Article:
My name is David Mekersa and I manage the French Studio – Casual Box.
I started creating my first games on Amstrad CPC, and then on the Amiga. I am a veteran in the world of new technologies with over 20 years of experience. At times I am a developer, while at other periods I am a creator, designer, technical director, or head of international projects. In 2006, I created the site www.casualgames.fr and in 2009, I launched Casual Box, a French video game studio.
Here are my tips for creating a game in two months with Corona SDK.
1 – Familiarize Yourself
Read “Corona for Newbies” tutorials, open sample projects, play with the code, and try to understand it. You won’t understand every line, but I have found it takes two days to begin to learn a new programming language. At this point, start coding!
2 – Learn When It’s Necessary
You want to work fast. So, you’ll have to start programming with just some basic understanding of the language. My method: I start coding, and learn as I go along. For example, when I was developing Chicken Deep, I needed to use the accelerometer. I coded everything up until that point, and then looked at the Corona SDK documentation, and eureka, I learned all about the accelerometer!
3 – Make Decisions
What is your game about? Try to sketch it on paper and divide it in chunks.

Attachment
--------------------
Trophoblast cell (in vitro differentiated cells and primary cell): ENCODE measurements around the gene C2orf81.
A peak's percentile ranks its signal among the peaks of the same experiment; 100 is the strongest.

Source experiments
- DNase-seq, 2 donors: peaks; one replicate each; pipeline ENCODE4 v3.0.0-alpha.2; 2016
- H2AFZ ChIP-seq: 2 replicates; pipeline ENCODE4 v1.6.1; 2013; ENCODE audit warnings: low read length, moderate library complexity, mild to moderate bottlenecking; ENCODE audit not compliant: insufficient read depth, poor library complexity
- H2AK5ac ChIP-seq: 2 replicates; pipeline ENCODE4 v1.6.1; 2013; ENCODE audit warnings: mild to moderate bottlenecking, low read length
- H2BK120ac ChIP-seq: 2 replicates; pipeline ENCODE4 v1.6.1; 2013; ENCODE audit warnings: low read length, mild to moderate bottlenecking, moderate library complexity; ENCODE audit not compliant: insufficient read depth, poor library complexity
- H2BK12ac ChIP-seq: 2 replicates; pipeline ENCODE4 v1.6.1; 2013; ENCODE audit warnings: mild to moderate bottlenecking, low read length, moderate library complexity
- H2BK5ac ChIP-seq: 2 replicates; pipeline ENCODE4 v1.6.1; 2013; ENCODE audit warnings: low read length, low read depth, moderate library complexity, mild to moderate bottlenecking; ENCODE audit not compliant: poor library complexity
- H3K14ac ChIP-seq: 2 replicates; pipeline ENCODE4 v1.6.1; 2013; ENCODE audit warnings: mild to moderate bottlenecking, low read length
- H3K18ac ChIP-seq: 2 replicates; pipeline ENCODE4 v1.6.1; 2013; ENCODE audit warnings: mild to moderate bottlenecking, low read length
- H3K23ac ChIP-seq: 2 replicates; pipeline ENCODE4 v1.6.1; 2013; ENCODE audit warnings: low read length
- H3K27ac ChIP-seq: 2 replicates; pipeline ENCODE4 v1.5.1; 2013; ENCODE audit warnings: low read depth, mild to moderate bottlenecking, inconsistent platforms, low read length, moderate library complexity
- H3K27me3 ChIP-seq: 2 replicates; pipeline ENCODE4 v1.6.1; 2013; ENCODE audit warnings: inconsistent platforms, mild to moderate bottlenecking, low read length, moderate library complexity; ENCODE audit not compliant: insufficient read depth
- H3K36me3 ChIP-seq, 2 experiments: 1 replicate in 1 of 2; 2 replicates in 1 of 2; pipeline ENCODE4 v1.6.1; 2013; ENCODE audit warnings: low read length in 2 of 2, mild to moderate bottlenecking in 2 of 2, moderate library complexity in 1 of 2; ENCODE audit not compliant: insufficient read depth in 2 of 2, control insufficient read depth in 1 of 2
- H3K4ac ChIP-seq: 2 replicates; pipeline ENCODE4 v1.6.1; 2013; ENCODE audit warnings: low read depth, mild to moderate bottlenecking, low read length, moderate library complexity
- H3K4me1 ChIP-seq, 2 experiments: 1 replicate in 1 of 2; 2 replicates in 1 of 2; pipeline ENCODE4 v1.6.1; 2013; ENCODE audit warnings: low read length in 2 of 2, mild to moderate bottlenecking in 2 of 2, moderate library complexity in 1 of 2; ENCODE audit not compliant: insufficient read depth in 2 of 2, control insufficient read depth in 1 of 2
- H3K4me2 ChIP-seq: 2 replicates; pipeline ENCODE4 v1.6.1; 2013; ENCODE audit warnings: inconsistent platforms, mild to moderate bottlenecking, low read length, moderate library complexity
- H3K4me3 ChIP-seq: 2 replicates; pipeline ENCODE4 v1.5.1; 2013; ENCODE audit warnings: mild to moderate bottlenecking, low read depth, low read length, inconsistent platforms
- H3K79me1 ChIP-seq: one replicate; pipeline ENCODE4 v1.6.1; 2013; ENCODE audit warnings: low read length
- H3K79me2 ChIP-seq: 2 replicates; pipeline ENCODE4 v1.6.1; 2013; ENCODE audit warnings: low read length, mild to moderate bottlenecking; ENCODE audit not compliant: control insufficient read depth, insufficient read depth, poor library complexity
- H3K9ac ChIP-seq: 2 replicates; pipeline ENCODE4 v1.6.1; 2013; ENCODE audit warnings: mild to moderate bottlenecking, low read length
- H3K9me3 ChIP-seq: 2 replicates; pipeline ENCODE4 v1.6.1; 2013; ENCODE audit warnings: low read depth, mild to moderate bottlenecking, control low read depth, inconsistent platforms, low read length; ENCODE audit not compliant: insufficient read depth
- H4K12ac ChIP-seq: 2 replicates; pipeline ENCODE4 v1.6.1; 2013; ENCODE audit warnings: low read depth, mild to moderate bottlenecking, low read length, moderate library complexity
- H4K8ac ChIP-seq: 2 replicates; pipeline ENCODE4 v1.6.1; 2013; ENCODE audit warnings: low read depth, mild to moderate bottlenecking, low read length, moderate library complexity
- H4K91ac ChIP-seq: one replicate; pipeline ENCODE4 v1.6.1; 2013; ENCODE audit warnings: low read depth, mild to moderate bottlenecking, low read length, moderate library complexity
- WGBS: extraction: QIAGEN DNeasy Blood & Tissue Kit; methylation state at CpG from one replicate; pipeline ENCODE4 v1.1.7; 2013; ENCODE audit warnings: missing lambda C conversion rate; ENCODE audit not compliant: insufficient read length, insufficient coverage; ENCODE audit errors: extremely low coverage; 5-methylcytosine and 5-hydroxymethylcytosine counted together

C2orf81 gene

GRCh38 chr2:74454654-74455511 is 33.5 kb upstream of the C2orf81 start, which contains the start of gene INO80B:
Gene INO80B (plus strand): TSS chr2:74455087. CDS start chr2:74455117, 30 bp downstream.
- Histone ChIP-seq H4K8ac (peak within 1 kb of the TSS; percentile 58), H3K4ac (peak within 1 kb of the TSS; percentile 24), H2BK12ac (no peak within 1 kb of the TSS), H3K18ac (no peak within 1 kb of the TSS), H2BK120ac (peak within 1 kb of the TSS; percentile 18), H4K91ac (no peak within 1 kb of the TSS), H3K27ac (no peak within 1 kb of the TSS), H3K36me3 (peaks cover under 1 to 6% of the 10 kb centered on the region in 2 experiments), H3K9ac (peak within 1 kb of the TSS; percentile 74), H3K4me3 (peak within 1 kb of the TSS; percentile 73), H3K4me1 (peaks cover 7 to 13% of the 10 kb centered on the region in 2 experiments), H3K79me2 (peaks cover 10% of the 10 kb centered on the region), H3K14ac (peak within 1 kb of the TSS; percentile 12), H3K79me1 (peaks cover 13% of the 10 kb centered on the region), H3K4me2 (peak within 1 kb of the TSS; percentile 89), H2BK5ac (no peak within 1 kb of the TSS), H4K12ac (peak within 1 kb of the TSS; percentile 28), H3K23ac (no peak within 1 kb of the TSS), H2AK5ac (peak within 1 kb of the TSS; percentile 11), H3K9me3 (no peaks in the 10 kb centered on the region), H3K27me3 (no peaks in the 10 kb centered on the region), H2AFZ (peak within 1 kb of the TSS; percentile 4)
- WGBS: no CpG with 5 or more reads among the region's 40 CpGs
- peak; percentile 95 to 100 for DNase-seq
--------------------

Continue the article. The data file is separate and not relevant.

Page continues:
I like to use wireframe templates. Start simple, create a menu scene, and a gameplay scene and use the storyboard functions of Corona.
4 – Think Simple
You’ll add new scene when you’ll need. Don’t try to plan everything, because you don’t really know how your game will look before the first prototype (and even then you won’t be sure!).
5 – Limit Yourself
Decide how many weeks you’ll work on the game. The schedule will decide the features, not the other way around! Check your progress every week and make smart decisions.
6 – Create From Scratch
You don’t need art, sound and music right now. Don’t be shy to create from scratch. Use sounds from other samples or from the web. The same holds true for the art so just use placeholders. My method is to search images with Google, adding “png” to the search terms.
7 – Prototype
Aim to prototype the gameplay in a minimum amount of time – just a few hours should be enough. If the prototype sucks, try to enhance it. If you can’t, go to sleep and try again the next day.
8 – Build by Successive Refinement
A game is like a painting – you need to have something complete at every stage of its creation. Create everything, even if it’s brief, and then refine each part until it’s good enough to publish.
9 – Integrate
When you have something playable (and demonstrable to your wife…), it’s time to integrate real art, music and sounds. But don’t be naïve – your game will change, up until the final version you submit to the App Store. Your artist needs to be aware of that.
10 – Play!
Play your game at every stage. A lot.
11 – Plan
Divide your process in 4 steps:
-Alpha (playable, with lot of bugs and missing features)
-Beta (few bugs, feature complete)
-Final Beta (only your wife can ask for some changes…)
-Release Candidate (this is the one!)
12 – Kill Your Babies
Less is more. Remove features if you feel it will impact your schedule too much, or if they make the game too complicated. I know it’s hard to remove lovely lines of code, but sometimes it’s for the best!
13 – Take a Break
You have to stop coding at some point and decide on the release candidate.
With these tips, I developed Chicken Deep in two months with Corona SDK. Download the game for your iOS device and enjoy!